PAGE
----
Pipeline trade associations are pressing the Army Corps of Engineers to clarify new, proposed guidelines so that pipeline projects are not unnecessarily delayed because of state and federal bureaucratic review. The Corps issued a draft Engineer Circular (EC) which makes some changes in how the Corps would review requests for “alterations” in civil works projects.
Alterations are granted when pipelines, road and electric lines need to cross a civil works project authorized under the Rivers and Harbors Act of 1899. Alterations are granted under Section 408 of that law if they “will not be injurious to the public interest and will not impair the usefulness of such work.”
The Corps took a first crack at defining “alteration” rules on July 31, 2014. The Corps has been working to refine that policy ever since. Any new, final guidance will be good for two years, and then will either be revised, rescinded or converted to an Engineer Regulation, which does not expire.
The American Gas Association (AGA) and the Interstate Natural Gas Association of America (INGAA) must obtain Clean Water Act (CWA) Section 404 permits and RHA Section 408 authorizations when natural gas pipeline projects cross Corps public works projects such as levees, dams, bridges and dredged channels. According to the comments the two groups submitted to the Corps, “As a result of non-prescriptive Corps guidance documents confusing implementation in the various Corps districts, this process can often be lengthy and costly and has frequently led to miscommunication and unnecessary delays in permitting.”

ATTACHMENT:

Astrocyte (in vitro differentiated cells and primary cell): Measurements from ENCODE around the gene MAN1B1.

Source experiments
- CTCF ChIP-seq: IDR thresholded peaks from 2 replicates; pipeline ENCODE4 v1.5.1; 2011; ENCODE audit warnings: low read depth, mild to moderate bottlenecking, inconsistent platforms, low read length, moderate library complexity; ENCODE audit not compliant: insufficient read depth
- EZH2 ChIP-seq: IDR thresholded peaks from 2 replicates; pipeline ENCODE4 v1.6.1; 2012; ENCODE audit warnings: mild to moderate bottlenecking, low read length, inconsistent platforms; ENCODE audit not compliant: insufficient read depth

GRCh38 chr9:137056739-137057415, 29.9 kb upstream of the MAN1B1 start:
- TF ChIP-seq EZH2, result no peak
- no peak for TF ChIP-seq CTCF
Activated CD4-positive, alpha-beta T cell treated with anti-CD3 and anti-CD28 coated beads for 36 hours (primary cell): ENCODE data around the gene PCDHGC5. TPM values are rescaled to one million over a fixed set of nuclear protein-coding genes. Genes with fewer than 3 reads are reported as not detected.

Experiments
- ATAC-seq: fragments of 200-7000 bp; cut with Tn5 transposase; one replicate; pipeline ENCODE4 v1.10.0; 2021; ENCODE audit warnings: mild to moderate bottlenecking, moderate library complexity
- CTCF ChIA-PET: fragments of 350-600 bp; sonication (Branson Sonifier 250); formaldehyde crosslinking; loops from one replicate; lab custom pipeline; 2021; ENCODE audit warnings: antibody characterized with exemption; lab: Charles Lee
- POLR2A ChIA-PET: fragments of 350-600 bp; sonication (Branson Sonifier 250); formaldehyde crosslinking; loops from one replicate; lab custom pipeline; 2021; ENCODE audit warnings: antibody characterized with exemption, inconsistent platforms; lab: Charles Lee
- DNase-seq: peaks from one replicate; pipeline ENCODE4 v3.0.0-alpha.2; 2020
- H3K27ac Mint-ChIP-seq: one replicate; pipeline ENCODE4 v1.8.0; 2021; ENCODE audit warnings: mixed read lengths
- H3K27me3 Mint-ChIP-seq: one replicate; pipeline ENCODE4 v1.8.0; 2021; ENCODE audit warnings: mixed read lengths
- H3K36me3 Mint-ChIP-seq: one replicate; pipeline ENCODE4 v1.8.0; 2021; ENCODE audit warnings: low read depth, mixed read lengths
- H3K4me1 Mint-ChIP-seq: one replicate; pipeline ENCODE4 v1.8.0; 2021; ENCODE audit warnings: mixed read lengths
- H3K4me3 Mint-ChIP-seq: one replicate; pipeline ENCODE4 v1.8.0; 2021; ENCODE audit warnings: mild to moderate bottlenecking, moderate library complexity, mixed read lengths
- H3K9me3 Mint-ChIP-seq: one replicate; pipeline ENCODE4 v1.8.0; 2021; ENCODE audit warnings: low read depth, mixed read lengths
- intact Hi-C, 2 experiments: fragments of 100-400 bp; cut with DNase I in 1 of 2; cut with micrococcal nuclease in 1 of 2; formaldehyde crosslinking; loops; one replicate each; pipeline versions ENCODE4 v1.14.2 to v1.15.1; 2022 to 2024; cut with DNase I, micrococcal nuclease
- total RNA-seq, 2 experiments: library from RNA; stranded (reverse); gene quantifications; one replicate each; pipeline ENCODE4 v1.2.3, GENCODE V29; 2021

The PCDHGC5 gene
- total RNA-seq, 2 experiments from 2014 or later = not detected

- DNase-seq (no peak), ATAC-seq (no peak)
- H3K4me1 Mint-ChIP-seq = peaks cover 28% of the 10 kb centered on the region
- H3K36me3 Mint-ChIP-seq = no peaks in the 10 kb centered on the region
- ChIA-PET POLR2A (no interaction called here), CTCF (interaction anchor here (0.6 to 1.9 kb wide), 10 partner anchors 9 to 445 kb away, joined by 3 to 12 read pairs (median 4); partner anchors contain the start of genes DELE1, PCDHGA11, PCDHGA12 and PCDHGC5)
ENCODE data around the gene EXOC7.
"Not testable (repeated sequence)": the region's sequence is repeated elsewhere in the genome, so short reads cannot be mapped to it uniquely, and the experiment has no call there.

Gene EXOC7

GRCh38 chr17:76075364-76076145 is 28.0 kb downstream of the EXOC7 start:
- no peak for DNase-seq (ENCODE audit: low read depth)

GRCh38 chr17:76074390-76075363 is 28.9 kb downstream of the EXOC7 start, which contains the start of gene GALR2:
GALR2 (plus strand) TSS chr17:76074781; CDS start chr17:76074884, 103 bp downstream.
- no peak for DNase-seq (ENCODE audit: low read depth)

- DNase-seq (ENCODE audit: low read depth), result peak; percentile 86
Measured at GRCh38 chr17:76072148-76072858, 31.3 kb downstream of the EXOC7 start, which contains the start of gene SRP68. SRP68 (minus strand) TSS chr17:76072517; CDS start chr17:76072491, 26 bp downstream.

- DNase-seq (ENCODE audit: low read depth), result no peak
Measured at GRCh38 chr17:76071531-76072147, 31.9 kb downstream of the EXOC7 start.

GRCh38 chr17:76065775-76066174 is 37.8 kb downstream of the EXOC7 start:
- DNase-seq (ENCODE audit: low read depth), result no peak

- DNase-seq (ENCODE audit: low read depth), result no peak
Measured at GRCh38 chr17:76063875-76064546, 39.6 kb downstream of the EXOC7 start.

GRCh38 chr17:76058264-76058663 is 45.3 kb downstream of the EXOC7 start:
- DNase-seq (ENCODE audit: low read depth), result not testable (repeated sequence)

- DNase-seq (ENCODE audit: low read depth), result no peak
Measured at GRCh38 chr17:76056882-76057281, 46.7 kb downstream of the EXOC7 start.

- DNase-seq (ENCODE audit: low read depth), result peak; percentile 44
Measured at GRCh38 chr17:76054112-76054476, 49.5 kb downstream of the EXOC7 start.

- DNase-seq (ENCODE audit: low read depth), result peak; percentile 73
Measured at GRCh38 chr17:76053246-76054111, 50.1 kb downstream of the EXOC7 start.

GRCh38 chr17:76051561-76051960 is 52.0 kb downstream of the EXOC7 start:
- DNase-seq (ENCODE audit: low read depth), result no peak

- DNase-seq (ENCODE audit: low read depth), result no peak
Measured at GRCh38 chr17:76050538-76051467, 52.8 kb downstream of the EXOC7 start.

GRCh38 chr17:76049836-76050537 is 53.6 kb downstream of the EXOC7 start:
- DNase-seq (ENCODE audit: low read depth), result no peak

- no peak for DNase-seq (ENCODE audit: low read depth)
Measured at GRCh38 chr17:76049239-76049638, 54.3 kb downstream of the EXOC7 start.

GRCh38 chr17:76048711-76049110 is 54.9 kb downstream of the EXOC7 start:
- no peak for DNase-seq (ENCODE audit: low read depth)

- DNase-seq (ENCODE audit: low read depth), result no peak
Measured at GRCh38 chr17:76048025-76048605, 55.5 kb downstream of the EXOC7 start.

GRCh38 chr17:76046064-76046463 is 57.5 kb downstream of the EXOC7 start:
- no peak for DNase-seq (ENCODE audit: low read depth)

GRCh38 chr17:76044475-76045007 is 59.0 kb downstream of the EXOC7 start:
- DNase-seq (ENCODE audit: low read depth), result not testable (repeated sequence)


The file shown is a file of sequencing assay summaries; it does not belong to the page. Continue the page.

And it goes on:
One of the shortcomings of this draft EC is that it does not establish a categorical permission for a number of potential alterations that are similar in nature and have similar impacts. Section 404 of the Clean Water Act, for example, has nationwide permits, including NWP 12 for pipelines, greatly simplifying the process for a company that wants to cross a river, stream or wetland with a pipeline. INGAA and the AGA want a similar nationwide “alteration” permission for pipelines.